Changing standards: Video quality vs. technology

June 2, 2016 01:30

By Simon Perez, RTDNA Contributor
Casual observers of local TV news have certainly noticed the shift in the quality of video that’s allowed onto newscasts. Once the standard was professional photojournalism or bust: Razor-sharp focus, impeccable white balance, rule-of-thirds framing with the camera fixed rock solid on a tripod. Now grainy, shaky, blurry video with poor audio is accepted – and this in the era of HD. How ironic the public surfs over SD channels, but will accept (even expect) amateur cell phone video as part of a news story. The switch isn’t necessarily a result of lower standards, but changing ones. There are two catalysts to this evolution:
1. Everyone has a camera. Sometimes the lousy, amateur cell phone video is the only video and a TV station feels obligated to run it. This is a good thing, because, in the past, if the professional photojournalists didn’t get it, no one saw it. Now, we are all beneficiaries of millions of mobile devices capturing reality every day.
2. Advancing technology makes it cheaper and easier for professionals to use alternative equipment. These “lesser” tools have become another weapon in the storytelling arsenal, especially for MMJs who bear the burden of fulfilling the roles of two or three people. Station managers are open to new newsgathering ideas that help MMJs get the job done more quickly without sacrificing too much quality.
This second phenomenon is of most interest to photojournalism professionals working in TV newsrooms today. It’s clear, new technologies are expanding the ways journalists can tell their stories, and newsrooms are accommodating these advances.
Smart phones as video cameras
A smart MMJ will see a smart phone (or two) as an extra camera that can supplement the core video being shot with a professional video camera. Sure, the smart phone video will likely not have the same clear audio and the iris control will not be as sharp. But what’s lost in quality is gained in flexibility.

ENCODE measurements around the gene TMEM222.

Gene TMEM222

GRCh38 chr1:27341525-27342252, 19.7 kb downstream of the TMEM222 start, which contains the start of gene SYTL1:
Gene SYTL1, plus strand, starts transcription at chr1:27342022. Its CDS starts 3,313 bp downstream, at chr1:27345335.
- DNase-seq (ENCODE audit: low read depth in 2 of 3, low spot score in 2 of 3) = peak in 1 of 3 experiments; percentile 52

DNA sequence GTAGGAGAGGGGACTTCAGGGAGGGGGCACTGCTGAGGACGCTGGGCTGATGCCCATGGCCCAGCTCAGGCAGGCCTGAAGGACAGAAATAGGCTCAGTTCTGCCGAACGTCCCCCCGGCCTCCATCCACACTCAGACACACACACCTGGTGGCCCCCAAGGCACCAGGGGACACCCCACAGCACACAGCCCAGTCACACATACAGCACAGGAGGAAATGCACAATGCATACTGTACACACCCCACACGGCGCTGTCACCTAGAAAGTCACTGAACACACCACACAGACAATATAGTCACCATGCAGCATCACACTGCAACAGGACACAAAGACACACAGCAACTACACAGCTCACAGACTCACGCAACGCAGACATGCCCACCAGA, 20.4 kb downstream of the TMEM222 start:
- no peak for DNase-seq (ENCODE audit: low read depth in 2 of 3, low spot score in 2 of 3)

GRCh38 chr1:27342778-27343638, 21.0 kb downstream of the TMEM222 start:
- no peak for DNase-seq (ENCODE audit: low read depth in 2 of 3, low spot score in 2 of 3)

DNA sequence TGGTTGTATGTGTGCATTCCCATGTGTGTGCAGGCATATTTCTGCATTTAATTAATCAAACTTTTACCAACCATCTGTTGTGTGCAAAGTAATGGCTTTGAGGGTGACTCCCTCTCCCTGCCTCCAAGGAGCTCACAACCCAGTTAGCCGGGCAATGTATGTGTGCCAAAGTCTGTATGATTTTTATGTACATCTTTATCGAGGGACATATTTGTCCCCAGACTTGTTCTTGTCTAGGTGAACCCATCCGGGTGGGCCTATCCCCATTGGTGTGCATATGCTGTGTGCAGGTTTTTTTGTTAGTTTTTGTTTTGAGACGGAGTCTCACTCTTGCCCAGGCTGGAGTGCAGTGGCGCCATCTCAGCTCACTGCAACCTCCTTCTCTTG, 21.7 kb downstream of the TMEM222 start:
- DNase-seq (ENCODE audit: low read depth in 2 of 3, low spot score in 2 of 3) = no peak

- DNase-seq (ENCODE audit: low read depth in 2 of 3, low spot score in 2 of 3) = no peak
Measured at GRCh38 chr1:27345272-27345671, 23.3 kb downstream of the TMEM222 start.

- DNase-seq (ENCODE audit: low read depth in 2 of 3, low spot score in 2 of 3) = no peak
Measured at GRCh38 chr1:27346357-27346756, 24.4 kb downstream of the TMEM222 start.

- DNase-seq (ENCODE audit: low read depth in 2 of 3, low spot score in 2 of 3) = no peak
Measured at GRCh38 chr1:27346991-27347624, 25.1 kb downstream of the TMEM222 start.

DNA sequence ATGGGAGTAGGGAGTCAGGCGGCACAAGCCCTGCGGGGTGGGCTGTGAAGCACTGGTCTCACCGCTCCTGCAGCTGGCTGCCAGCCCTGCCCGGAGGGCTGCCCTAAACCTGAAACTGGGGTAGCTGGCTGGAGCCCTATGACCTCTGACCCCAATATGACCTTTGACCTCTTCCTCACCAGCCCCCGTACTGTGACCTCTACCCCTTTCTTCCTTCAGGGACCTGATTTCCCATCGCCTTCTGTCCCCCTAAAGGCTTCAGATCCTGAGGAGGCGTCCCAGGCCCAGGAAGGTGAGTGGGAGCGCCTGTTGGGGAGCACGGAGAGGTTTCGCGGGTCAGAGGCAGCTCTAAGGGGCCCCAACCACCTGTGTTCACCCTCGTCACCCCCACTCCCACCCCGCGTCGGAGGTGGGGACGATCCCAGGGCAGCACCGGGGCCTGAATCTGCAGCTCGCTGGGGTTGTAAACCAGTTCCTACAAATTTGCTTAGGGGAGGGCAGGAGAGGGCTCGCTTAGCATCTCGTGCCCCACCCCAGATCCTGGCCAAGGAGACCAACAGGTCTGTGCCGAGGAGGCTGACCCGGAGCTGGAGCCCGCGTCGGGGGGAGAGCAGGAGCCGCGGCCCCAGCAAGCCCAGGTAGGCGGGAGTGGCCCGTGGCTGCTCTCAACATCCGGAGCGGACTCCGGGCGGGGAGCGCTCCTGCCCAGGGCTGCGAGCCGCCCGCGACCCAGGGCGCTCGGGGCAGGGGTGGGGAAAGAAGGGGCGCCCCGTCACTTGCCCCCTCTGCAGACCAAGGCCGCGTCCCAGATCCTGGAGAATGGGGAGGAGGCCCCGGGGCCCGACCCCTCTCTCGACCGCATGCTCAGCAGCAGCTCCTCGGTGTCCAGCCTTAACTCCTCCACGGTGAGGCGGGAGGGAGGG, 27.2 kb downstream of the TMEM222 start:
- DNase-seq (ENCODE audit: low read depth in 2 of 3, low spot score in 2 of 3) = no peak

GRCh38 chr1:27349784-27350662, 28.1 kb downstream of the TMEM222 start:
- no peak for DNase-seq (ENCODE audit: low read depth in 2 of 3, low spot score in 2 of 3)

• MMJs often shoot video in cramped cars on cop ride-alongs, or in an extreme hurry just after arriving on the scene. With a traditional camera, cumbersome and slow. With a smart phone, easily doable.
  • A smart phone can give a standup extra flair by providing a point of view a traditional camera can’t (at least not without a lot of time-consuming setup.) Imagine an MMJ talking down to a smart phone that’s placed on the sidewalk – the viewer suddenly gets the feel for height and distance that would otherwise be missed.
Smart phones as still photo cameras
One of the standard practices of many TV news stories is shooting documents. Shot traditionally, this can be a tedious chore:
  • Use tape to affix the document to a wall, perpendicular to the camera;
  • Get the camera on the tripod within inches of the document;
  • Switch to macro mode so the document is in focus;
  • Shoot various parts of the document, without ever really getting close enough to highlight what you want the viewers to focus on.
Enter the smart phone. Hold the phone over the document and with a click, you’ve got a JPEG image that’s quickly imported into a non-linear video editing program. Once there, it’s a matter of minutes using the software to zoom in on the specific words the MMJ wants to highlight. As crisp and clear as shooting with an HD camera? No. But good enough to be worth saving several minutes of shooting time? Definitely.
Video over internet interviews
Once the domain of lazy reporters who couldn’t bother actually going to the subject’s home, Skype and Google+ interviews are now considered legitimate solutions to making sure a story includes all perspectives. Again, while the video and audio are not equal to the results of traditional cameras, what’s lost in quality is gained in content. No longer does, “I’m out of town on vacation” eliminate someone from being included in a story. The proof is in the pudding – TV newsrooms now have desktop stations outfitted with web cameras dedicated to conducting video-over-internet interviews. Often, there’s a direct connection to ENG (where all the feeds come into the station) for quick recording and turnaround back to the MMJ.
In the end, newsrooms have decided video that’s “good enough” is OK, if, in exchange, the results are better-told stories, with more video angles and more interviews.
Technology has democratized newsgathering as millions of people can now capture video. Perhaps their experience “behind the camera” has altered the way they watch the news on TV. Both photojournalists and news consumers are adjusting their expectations accordingly.

(Editor's note: An earlier version of this post suggested shooting smart phone video while driving, which may be unsafe.)

Simon Perez is Assistant Professor of Broadcast and Digital Journalism at the Newhouse School, Syracuse University



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